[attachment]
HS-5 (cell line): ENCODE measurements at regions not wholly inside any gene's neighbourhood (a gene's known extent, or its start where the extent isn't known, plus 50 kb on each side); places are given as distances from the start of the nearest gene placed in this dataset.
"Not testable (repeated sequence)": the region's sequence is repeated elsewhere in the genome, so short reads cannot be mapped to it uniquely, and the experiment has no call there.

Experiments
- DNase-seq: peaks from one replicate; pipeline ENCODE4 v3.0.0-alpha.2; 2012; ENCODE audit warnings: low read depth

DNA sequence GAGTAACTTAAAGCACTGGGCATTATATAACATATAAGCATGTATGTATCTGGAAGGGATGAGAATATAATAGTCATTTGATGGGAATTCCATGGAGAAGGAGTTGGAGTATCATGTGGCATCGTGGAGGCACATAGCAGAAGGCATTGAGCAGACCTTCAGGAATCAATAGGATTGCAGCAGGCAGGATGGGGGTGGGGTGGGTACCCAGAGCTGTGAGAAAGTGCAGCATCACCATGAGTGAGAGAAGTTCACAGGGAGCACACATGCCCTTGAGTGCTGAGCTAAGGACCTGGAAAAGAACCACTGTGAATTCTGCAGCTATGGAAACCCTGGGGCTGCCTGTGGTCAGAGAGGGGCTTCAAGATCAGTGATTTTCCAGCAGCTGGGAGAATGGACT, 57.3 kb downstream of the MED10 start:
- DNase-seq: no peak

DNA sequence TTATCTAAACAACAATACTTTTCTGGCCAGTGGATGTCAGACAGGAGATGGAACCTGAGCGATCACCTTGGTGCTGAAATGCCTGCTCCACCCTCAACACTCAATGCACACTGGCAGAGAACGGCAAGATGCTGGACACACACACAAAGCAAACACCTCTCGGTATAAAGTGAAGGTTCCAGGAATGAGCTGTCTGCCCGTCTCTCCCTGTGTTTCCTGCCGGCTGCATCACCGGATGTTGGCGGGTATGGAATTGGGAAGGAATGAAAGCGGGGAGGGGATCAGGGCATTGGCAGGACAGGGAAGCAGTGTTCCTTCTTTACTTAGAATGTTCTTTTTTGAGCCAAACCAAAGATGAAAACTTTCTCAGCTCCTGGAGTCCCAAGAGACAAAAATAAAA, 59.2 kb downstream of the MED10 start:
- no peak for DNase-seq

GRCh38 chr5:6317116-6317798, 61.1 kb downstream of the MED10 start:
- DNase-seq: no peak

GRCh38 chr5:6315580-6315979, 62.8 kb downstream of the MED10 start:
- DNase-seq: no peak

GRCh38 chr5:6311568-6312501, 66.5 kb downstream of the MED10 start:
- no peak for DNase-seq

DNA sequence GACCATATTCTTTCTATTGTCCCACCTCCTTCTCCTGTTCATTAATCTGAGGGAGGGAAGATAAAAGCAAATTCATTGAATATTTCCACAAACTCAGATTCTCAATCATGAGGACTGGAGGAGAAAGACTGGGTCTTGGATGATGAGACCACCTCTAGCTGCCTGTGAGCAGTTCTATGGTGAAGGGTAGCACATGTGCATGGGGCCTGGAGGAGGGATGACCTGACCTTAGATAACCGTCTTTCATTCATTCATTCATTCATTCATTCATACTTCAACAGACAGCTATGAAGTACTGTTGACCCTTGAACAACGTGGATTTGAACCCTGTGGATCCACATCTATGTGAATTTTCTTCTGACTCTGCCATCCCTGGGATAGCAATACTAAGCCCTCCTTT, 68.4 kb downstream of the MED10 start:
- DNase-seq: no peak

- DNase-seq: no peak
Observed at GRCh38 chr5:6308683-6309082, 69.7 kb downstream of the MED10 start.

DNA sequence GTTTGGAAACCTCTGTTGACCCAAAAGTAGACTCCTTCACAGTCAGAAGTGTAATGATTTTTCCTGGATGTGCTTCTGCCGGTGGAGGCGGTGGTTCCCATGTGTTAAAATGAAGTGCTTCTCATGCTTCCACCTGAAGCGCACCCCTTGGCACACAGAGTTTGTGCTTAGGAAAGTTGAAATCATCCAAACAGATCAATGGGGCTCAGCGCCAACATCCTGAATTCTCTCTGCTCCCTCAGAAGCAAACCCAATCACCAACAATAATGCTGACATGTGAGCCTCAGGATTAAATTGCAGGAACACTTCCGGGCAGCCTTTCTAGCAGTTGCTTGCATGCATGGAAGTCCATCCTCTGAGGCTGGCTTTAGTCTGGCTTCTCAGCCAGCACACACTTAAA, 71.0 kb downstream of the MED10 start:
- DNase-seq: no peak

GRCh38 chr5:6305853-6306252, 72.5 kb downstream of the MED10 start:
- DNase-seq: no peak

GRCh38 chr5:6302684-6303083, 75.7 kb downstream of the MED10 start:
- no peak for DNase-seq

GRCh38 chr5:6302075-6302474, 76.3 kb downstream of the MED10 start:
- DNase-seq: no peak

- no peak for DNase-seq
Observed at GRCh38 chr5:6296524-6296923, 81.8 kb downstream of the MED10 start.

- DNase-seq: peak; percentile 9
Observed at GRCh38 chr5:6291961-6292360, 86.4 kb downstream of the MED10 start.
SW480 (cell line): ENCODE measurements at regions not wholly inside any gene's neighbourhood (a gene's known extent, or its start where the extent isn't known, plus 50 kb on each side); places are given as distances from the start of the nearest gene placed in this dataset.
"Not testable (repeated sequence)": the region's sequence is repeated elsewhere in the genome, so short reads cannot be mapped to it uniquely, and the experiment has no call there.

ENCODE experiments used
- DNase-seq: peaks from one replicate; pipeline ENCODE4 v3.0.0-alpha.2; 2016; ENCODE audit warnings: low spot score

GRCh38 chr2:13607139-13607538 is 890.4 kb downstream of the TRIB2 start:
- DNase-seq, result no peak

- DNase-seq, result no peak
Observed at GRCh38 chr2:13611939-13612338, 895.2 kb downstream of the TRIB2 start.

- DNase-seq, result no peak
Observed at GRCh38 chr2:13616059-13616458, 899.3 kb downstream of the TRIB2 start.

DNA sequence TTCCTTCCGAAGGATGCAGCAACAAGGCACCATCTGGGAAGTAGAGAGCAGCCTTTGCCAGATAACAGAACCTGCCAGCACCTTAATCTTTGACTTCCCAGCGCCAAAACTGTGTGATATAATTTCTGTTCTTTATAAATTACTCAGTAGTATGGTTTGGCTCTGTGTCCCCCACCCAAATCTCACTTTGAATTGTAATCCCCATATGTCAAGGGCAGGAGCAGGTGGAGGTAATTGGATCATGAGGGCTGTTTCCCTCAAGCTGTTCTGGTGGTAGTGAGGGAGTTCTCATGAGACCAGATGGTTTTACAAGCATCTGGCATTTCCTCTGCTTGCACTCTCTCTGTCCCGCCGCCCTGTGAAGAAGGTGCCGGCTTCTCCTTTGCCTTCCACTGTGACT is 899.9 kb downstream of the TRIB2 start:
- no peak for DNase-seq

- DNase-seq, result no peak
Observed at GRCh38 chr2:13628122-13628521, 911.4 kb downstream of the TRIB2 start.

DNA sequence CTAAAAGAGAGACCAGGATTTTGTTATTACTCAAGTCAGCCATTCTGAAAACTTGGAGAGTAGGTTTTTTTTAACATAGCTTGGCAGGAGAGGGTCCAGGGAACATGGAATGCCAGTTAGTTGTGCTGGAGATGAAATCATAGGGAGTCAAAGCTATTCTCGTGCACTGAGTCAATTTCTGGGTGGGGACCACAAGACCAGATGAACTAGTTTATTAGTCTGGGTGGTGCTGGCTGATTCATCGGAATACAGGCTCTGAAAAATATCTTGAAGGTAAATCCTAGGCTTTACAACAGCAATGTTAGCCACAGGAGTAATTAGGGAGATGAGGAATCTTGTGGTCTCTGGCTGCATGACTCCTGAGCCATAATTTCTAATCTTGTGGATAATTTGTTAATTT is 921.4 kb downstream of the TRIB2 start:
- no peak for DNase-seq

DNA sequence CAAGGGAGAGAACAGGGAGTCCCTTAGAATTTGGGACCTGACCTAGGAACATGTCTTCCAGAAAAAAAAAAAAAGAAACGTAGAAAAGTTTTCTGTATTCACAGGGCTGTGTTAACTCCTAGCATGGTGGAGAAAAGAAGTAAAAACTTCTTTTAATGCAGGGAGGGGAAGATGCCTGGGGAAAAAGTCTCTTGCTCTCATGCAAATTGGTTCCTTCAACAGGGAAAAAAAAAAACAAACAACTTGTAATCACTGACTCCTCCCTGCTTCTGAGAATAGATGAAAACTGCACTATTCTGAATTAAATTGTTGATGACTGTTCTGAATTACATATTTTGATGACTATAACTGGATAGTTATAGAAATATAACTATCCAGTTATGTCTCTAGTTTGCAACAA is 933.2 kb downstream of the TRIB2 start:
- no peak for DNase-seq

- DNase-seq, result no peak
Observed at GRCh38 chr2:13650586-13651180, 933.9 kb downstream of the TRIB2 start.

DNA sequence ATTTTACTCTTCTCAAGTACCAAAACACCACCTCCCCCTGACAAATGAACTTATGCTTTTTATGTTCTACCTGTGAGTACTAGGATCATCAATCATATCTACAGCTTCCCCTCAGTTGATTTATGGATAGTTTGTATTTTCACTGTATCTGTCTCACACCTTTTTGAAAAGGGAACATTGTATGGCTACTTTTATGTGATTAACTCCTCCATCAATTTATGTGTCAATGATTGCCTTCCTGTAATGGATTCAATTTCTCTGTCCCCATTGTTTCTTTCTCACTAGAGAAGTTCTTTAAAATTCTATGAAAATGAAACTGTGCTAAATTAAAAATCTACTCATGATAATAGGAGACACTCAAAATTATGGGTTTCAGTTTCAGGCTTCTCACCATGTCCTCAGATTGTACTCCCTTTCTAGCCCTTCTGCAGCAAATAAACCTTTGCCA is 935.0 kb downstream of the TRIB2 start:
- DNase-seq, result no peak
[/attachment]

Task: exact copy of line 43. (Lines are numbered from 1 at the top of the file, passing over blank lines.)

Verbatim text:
- DNase-seq, result no peak